Shells made their first appearance between 635 and 541 million years ago, especially after the first predators had shown up. How have cephalopods’ shells evolved from armors to means of transportation? How have they adapted to further suit these animals’ needs? Watch this video from the PBS Eons series.
The ancestors of modern, squishy cephalopods like the octopus and the squid all had shells. Shells helped mollusks move through water, giving them an advantage over similar animals without a shell. Over time, some cephalopods internalized their shell like a backbone, some of them acquired a different shape, others truncated it. In ancient times, their shell was their greatest asset but it eventually proved to be their biggest weakness.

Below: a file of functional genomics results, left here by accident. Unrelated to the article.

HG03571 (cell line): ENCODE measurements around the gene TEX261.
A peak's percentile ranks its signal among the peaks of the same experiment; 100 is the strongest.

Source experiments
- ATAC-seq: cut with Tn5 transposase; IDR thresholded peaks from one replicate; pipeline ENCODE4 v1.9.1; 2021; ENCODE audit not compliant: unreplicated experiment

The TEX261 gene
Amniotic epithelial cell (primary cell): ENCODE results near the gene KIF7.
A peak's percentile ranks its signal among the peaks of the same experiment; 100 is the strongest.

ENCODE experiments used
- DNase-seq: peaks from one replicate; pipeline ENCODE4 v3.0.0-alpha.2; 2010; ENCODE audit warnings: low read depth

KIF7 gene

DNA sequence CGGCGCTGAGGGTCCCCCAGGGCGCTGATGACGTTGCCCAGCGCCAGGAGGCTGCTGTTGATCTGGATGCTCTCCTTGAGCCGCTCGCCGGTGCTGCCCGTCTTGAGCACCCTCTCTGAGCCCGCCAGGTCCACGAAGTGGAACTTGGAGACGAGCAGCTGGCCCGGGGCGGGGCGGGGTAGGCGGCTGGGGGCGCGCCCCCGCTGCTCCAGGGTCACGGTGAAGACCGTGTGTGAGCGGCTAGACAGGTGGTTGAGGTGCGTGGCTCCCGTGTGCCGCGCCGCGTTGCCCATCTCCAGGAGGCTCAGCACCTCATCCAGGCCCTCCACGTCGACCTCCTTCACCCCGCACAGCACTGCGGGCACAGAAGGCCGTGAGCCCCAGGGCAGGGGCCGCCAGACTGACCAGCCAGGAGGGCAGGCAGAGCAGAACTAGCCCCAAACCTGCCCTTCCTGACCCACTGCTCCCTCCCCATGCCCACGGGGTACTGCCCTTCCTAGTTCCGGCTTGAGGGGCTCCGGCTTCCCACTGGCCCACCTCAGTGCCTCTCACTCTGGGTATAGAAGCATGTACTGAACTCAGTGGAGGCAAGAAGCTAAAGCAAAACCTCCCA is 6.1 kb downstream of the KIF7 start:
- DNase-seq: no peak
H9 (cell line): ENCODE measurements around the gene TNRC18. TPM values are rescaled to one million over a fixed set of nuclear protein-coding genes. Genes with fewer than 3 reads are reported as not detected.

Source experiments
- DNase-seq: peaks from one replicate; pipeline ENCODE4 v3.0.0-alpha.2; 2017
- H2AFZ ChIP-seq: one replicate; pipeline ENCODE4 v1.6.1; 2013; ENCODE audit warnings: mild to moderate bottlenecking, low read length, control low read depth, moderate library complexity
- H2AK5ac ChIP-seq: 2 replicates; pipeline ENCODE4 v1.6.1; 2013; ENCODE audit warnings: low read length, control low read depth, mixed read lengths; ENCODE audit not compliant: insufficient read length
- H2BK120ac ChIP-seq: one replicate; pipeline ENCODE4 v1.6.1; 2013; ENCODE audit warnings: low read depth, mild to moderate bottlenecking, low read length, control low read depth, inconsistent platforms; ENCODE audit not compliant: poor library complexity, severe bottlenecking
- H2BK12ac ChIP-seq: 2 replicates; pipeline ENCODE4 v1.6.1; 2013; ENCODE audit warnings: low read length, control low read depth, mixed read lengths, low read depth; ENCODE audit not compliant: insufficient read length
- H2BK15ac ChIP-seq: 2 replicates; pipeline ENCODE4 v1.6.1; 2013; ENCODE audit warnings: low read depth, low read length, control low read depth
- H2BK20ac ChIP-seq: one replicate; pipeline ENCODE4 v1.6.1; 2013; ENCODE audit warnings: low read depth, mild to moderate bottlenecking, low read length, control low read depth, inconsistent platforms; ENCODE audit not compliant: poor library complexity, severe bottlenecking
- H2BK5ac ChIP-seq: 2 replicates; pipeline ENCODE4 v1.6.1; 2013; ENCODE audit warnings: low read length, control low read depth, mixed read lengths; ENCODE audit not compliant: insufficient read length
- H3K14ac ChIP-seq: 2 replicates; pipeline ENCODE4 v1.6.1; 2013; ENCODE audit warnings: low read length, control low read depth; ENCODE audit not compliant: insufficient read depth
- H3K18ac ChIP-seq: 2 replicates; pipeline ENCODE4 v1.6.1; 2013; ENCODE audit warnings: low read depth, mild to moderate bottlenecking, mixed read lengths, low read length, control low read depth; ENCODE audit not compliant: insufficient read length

Today, coleoids have colonized every marine ecosystem on the planet, and they play a vital role in ocean food webs. Instead of relying on a suit of protective armor, they now use intelligence, camouflage, and agility to outsmart predators and prey alike.
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